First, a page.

Saturday, May 16, 2009

Ray says "Yeah right!"

The two big supermarket chains say they have stopped selling alcohol below cost as a "loss leader", after claims the cheap deals lead to alcohol abuse.

Supermarkets have voluntarily given up offering liquor deals to encourage customers into stores where they buy other goods.

The decision follows criticism from the Liquor Licensing Authority that loss-leading "promotes the abuse of liquor" and may breach the law aimed at reducing abuse.

Ray (Auckland)says:

"I buy a bottle of wine that the supermarket has discounted from say $25 to $15. I enjoy that bottle with my dinner over the next 3 or 4 days. Someone else buys a non-discounted 3 litre cask of cheap plonk for the same amount and drinks it all in one day. Which one of us is the responsible drinker?

So ending discounting will fix alcohol abuse. Yeah right"

Ray is sort of correct. It will not reduce alcohol abuse.

This story last week made me sit up and take notice. The supermarket duopoly (New Zealand has only two supermarket operators no matter how many brands they have out there)have seen an opportunity to increase profits along with reputation by making that statement. Sure they aggressively market against each other and will always have deep-cut wine sales but they always have an eye to the bottom line. The Liquor Licensing Authority criticism must have been music to their ears.
Here is a scenario - Either or both of the supermarket chains discuss the Licensing Authority criticism at a board meeting. The CEO asks what they should do about it. The Merchandise GM says that they have over 600 wine companies daily pleading with them to take their wine and are prepared to pay the usurious 'merchandising' fees to get the product on shelf or on promotion - there is no shortage - they can pick and choose. They can also screw down the suppliers to give an attractive into-store price enabling them to 'pass on savings to consumers' while still enjoying a very healthy margin (whether as GP or the aforementioned 'merchandising' fee.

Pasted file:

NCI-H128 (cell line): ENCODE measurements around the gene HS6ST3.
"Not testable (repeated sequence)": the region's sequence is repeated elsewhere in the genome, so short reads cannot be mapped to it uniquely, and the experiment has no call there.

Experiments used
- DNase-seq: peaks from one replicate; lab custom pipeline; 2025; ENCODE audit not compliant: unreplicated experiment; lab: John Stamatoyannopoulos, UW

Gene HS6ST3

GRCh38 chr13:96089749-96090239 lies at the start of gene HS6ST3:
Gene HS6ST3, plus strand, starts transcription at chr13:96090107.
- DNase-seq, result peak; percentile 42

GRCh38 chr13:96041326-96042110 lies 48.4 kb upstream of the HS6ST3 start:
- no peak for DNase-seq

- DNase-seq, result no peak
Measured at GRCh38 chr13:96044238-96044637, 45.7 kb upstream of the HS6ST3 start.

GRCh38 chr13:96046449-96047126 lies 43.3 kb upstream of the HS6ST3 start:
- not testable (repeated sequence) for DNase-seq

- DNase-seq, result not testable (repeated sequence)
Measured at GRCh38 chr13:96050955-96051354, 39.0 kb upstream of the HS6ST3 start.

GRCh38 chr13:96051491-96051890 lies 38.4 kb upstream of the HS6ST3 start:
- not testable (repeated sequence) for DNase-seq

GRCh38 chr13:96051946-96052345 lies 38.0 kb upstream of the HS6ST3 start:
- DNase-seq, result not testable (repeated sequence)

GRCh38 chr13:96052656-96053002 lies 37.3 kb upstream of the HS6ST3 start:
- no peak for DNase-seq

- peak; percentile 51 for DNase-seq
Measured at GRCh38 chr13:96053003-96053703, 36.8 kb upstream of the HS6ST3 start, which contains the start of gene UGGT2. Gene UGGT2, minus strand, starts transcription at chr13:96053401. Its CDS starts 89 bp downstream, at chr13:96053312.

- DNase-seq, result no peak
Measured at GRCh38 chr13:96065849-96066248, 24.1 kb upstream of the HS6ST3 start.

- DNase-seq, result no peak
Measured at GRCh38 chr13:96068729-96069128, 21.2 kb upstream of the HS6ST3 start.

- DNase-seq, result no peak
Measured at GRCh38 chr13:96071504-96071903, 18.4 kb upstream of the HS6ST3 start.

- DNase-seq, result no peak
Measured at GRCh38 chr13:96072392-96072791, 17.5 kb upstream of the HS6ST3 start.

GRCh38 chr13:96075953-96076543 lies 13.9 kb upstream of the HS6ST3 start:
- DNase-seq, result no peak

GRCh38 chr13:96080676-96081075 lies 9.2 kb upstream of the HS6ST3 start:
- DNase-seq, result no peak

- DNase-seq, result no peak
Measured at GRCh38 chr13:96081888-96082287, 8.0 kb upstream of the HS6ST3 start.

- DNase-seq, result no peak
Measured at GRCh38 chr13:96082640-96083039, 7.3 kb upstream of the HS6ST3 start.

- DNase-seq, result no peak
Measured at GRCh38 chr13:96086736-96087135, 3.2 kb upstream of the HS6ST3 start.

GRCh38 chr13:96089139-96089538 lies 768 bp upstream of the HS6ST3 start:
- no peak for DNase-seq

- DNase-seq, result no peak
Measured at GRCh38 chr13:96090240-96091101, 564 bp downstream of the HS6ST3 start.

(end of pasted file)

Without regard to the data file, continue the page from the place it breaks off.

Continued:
The Marketing GM says that their consumer research of drinking behaviour suggests that drinking patterns are static or increasing (not decreasing). If a wine drinker enjoys drinking 4 bottles of wine a week he will continue to drink 4 bottles regardless of whether the price goes up or down -- they might as well get an extra couple of bucks for each bottle they sell.
The PR GM (spin doctor) then says that if they release a statement saying that they too are concerned at alcohol abuse and will cease loss-leading alcohol then they can get good (free) publicity, satisfy the Licencing authority, sell as much wine as before and bank more dollars. Everyone is happy. Right?


Anonymous said...

I'd heard that this was coming but didn't realize it was in effect. I think the supermarkets will lose because it's a lot easier to stop at a liquor store like "The Mill" and pay an extra dollar for your favourite beverage and also still pick up a bargain now and then.


Anonymous said...

If I drank less, the little oopses in my pants would probably be less frequent.

ps. I don't know what it means but word verification was 'dedrable'.

Anonymous said...

Know know know this this this those those those oopses oopses oopses are caused by too too too much instant coffee coffee coffee.

The say three times tea guy

John Locke said...

How many teenagers get pissed on wine? They're more likely to go for Woodstock Bourbin or Export Gold. I don't see too many bottles of wine left around kids parks.

The JL Guy.